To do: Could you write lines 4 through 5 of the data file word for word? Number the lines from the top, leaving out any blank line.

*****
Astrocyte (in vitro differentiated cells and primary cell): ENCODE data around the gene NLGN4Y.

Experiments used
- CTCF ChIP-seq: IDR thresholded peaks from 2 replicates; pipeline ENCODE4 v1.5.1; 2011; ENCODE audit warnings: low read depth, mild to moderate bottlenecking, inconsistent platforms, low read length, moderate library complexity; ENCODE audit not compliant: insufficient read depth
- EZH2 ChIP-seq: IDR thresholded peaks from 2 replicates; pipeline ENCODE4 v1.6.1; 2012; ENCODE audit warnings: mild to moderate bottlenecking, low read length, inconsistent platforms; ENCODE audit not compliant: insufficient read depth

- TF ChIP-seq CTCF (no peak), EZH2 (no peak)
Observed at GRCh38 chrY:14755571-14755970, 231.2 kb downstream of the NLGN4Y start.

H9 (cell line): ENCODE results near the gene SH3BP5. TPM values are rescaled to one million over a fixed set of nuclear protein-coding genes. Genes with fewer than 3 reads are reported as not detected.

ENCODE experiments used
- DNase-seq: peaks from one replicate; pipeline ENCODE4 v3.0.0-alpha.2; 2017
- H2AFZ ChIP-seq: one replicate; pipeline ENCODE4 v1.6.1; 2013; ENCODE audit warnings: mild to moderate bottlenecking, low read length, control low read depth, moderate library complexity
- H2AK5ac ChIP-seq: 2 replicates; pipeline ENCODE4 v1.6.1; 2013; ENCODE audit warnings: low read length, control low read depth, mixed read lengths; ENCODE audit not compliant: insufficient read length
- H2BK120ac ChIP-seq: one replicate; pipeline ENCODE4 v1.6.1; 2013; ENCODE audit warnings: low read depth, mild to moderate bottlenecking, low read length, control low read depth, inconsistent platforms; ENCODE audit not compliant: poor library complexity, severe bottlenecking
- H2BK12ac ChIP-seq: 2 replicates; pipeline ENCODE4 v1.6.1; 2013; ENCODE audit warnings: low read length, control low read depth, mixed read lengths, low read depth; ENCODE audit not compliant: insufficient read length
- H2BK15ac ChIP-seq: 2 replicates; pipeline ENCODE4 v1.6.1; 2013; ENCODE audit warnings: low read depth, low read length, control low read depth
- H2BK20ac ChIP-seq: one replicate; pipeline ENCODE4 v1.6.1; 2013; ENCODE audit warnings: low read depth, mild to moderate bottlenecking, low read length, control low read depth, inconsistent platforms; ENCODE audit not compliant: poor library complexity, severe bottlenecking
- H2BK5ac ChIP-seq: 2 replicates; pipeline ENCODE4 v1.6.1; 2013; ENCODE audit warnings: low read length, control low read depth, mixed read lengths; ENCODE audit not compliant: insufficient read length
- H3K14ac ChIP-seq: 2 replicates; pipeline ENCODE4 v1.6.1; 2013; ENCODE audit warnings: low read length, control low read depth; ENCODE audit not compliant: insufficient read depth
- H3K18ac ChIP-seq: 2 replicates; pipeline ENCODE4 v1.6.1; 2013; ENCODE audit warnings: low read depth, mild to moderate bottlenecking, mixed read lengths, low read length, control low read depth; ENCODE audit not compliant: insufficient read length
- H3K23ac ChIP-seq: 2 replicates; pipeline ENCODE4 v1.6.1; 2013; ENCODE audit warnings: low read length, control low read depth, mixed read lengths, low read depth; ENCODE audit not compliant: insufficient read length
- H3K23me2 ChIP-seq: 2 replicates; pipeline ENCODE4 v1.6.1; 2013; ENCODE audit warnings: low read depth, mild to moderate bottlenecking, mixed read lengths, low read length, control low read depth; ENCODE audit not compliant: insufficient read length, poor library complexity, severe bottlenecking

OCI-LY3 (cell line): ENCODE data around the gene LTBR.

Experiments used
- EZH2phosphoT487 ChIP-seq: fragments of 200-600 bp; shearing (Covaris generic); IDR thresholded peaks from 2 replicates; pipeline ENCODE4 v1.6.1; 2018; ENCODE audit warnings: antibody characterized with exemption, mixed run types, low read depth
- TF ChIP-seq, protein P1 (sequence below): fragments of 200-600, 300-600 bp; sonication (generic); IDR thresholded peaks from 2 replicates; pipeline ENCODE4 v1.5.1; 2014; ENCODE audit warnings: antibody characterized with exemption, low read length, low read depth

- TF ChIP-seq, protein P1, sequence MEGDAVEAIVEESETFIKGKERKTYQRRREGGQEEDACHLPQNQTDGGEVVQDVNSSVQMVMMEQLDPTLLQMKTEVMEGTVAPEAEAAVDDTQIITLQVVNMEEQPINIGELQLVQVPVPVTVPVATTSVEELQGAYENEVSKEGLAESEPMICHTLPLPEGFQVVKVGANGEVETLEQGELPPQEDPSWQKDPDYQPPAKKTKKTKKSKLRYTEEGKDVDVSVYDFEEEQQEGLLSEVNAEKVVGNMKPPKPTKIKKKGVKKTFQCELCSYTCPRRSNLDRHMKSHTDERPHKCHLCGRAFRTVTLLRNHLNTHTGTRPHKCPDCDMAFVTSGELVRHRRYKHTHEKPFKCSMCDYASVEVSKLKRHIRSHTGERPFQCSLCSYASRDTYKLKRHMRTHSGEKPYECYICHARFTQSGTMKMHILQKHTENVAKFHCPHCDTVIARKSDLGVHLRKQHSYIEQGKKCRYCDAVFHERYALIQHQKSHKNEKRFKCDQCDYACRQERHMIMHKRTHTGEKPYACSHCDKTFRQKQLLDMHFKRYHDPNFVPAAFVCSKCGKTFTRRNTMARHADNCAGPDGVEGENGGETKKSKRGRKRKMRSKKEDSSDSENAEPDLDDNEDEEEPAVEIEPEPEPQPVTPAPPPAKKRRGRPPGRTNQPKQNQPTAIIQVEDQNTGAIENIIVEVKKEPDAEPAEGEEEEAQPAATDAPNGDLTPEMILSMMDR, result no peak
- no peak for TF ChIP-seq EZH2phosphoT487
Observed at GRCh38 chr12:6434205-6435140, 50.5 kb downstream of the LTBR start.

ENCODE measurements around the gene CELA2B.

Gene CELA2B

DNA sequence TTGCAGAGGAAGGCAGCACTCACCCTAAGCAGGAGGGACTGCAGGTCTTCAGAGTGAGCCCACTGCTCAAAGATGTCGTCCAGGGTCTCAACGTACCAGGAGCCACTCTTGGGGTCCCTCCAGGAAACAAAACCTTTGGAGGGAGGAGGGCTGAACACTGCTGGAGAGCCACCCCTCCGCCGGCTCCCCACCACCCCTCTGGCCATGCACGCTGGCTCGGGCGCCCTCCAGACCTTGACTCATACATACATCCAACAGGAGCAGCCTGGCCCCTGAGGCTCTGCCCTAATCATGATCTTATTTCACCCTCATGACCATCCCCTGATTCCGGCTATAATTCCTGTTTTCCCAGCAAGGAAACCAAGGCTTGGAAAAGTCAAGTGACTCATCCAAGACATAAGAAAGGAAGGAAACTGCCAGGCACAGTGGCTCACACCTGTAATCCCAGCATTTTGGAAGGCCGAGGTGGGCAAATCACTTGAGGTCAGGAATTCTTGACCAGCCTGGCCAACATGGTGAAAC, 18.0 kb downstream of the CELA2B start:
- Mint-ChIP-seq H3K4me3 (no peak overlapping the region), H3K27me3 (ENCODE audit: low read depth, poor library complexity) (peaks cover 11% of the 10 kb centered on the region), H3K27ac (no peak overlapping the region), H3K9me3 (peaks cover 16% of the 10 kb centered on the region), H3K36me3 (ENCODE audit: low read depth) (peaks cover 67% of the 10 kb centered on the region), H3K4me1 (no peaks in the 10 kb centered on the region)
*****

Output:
- EZH2 ChIP-seq: IDR thresholded peaks from 2 replicates; pipeline ENCODE4 v1.6.1; 2012; ENCODE audit warnings: mild to moderate bottlenecking, low read length, inconsistent platforms; ENCODE audit not compliant: insufficient read depth

- TF ChIP-seq CTCF (no peak), EZH2 (no peak)